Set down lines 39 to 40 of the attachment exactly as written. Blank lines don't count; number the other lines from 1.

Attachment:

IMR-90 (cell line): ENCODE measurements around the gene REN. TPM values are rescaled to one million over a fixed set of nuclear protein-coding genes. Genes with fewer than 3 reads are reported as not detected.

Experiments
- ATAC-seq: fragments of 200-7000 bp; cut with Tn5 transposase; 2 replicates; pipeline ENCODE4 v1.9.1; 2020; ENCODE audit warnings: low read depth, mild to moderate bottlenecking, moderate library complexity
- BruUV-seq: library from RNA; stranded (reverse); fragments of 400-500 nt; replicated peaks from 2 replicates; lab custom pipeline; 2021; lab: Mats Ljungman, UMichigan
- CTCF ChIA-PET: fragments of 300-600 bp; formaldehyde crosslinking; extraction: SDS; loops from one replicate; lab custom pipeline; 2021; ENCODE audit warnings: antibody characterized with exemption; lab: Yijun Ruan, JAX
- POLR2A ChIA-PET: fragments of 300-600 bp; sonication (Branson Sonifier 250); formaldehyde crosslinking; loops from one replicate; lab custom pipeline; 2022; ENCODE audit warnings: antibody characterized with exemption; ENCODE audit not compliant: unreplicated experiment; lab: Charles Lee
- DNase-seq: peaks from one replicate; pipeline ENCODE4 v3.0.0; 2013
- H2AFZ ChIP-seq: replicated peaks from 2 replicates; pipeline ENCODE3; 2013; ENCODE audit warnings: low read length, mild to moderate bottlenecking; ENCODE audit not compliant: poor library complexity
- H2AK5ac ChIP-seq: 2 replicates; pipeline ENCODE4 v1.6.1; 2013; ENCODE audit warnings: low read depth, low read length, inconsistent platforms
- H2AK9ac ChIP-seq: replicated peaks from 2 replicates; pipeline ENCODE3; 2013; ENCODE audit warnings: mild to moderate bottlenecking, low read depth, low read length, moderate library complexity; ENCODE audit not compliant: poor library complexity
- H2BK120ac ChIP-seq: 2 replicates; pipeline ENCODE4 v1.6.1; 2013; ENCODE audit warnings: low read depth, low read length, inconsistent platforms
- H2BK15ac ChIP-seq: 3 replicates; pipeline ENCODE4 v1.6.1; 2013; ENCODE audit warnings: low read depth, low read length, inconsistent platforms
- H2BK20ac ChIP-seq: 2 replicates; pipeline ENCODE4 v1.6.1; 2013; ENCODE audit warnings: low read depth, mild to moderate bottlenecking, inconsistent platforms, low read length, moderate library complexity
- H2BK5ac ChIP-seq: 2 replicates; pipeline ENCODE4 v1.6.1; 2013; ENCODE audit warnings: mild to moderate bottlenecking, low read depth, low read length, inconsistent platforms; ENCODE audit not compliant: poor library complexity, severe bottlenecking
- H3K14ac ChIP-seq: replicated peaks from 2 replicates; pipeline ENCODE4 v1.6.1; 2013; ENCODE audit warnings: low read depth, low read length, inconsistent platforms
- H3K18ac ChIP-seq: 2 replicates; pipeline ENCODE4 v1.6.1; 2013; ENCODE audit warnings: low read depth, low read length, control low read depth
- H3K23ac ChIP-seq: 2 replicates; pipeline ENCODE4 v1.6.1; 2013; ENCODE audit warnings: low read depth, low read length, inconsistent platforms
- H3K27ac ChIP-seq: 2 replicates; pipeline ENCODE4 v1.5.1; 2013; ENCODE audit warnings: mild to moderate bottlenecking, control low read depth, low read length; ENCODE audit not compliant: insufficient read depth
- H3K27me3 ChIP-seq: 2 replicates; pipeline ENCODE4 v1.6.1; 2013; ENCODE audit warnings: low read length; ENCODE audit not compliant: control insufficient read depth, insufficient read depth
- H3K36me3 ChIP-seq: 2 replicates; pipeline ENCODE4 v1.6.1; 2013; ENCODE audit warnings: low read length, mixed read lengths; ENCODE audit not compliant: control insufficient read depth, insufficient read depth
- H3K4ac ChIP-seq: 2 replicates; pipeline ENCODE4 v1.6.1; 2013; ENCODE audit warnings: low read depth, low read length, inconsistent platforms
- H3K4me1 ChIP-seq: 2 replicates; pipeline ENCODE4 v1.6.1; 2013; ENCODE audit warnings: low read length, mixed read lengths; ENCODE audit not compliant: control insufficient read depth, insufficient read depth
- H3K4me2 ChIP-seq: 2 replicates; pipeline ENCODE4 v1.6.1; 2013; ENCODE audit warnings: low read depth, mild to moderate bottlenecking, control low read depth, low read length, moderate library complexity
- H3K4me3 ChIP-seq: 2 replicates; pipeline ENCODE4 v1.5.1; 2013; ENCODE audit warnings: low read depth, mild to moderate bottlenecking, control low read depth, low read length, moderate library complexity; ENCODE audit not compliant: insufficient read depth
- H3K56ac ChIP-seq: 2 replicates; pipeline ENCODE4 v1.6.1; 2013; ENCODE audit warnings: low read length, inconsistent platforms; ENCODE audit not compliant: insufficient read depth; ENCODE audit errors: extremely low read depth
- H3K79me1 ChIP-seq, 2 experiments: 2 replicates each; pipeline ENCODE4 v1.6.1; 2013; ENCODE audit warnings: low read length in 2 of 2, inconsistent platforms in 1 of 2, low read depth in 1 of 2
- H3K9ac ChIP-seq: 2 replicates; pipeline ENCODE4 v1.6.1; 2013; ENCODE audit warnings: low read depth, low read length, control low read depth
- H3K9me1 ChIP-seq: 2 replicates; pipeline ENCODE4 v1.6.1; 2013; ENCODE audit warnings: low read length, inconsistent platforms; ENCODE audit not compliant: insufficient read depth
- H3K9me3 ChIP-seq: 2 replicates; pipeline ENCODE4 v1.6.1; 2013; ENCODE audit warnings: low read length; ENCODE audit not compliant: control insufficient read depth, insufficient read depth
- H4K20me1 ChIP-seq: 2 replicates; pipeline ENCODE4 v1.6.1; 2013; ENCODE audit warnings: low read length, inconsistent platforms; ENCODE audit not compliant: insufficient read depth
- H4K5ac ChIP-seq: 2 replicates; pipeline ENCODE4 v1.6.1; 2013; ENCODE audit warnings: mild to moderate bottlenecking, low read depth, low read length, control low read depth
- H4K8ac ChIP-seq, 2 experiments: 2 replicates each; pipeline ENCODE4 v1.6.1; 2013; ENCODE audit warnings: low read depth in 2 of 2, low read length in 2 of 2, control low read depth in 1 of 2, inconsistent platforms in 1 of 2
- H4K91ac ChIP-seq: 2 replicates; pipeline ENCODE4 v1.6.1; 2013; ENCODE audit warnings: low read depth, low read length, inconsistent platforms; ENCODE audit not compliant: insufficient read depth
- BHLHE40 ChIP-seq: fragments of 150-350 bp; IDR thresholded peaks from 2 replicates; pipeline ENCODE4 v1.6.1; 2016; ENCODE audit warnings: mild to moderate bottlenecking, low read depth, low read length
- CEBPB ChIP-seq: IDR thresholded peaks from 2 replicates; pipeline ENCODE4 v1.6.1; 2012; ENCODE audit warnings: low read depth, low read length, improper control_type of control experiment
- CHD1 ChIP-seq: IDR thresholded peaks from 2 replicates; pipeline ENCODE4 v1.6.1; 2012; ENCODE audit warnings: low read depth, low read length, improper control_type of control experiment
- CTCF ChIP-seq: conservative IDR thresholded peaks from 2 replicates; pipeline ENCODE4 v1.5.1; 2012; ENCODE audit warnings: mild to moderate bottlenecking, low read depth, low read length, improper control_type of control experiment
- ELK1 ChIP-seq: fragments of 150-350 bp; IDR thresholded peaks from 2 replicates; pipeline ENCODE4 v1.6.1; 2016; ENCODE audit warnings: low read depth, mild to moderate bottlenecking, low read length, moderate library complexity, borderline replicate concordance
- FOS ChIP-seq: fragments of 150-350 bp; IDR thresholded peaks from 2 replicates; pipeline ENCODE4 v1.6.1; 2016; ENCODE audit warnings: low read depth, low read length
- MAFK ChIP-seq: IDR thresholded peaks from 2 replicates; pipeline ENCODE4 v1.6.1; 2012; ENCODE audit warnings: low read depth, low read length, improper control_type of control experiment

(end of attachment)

- FOS ChIP-seq: fragments of 150-350 bp; IDR thresholded peaks from 2 replicates; pipeline ENCODE4 v1.6.1; 2016; ENCODE audit warnings: low read depth, low read length
- MAFK ChIP-seq: IDR thresholded peaks from 2 replicates; pipeline ENCODE4 v1.6.1; 2012; ENCODE audit warnings: low read depth, low read length, improper control_type of control experiment